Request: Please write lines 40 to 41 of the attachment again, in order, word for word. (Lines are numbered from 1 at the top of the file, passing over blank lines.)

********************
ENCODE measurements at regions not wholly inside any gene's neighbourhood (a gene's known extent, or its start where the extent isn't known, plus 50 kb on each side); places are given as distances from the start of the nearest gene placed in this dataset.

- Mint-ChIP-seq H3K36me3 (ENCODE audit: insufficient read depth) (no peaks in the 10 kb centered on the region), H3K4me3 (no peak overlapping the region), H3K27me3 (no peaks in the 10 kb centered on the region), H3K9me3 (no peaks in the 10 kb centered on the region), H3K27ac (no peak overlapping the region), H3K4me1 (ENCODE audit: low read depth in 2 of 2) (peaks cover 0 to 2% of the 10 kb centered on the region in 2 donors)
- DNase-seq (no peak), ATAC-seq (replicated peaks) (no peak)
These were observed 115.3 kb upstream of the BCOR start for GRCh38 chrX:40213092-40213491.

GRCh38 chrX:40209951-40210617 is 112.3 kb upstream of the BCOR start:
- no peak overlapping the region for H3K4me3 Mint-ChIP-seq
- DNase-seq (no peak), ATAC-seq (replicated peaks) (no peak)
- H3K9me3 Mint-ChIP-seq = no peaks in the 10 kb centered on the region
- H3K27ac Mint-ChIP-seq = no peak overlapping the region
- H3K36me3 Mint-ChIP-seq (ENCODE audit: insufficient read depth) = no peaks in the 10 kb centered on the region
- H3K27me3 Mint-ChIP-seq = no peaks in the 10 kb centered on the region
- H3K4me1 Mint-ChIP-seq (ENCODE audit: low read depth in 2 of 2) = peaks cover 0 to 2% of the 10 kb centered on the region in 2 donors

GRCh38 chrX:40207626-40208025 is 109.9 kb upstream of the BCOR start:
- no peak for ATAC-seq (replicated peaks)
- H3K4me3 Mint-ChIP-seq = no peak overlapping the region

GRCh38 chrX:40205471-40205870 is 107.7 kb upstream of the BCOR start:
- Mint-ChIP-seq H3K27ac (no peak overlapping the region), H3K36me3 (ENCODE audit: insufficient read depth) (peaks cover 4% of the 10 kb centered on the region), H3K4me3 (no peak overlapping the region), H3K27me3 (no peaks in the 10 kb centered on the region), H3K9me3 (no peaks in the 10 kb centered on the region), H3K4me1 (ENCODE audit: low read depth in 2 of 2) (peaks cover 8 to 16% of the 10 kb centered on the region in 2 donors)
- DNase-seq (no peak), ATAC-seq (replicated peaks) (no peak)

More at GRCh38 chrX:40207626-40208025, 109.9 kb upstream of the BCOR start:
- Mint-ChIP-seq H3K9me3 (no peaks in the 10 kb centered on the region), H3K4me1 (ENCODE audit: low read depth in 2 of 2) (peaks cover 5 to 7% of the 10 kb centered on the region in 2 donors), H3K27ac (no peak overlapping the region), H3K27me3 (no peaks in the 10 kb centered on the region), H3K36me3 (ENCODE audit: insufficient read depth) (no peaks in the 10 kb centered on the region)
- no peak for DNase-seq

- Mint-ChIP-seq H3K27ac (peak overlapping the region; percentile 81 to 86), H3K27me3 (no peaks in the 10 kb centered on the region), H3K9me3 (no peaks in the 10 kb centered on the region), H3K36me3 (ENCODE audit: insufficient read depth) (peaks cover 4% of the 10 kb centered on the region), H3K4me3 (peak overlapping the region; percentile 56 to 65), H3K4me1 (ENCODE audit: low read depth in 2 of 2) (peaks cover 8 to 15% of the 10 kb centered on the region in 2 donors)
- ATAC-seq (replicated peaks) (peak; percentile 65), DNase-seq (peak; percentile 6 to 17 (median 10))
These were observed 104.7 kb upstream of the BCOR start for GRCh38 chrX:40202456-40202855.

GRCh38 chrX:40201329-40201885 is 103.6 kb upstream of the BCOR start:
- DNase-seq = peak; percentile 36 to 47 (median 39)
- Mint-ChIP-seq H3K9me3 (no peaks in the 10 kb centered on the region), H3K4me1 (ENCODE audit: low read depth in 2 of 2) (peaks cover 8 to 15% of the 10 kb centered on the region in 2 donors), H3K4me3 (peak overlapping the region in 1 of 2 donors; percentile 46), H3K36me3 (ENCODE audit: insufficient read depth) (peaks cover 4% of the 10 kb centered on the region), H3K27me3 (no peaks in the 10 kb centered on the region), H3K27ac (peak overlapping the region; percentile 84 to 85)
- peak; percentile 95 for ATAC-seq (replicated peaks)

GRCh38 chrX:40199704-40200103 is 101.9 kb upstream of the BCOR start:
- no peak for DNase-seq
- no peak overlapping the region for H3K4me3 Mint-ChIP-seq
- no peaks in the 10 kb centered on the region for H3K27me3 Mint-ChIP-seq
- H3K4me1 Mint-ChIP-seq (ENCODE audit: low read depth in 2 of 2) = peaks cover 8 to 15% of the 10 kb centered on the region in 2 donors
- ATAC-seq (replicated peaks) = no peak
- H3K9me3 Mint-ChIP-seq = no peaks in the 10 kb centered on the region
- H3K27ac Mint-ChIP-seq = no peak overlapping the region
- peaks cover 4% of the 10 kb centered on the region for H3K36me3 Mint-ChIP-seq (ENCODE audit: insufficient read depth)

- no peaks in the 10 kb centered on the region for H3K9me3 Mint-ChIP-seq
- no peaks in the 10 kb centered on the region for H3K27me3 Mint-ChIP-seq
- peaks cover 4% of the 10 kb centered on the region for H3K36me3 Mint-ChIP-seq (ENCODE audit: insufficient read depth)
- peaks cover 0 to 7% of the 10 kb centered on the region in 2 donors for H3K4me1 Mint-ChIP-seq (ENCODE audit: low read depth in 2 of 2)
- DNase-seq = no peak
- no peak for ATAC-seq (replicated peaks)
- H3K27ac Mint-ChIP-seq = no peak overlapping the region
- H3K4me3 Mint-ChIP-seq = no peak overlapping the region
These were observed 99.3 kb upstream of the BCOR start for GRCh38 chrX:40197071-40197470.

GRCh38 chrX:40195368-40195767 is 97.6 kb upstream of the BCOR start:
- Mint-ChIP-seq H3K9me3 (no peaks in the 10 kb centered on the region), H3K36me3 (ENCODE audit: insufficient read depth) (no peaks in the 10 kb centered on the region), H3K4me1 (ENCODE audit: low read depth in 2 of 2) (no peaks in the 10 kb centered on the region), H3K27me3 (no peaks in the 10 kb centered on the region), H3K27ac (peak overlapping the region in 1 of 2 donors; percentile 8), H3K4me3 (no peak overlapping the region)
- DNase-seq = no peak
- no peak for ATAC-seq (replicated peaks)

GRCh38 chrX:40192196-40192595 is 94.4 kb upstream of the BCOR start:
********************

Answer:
- peaks cover 4% of the 10 kb centered on the region for H3K36me3 Mint-ChIP-seq (ENCODE audit: insufficient read depth)
- peaks cover 0 to 7% of the 10 kb centered on the region in 2 donors for H3K4me1 Mint-ChIP-seq (ENCODE audit: low read depth in 2 of 2)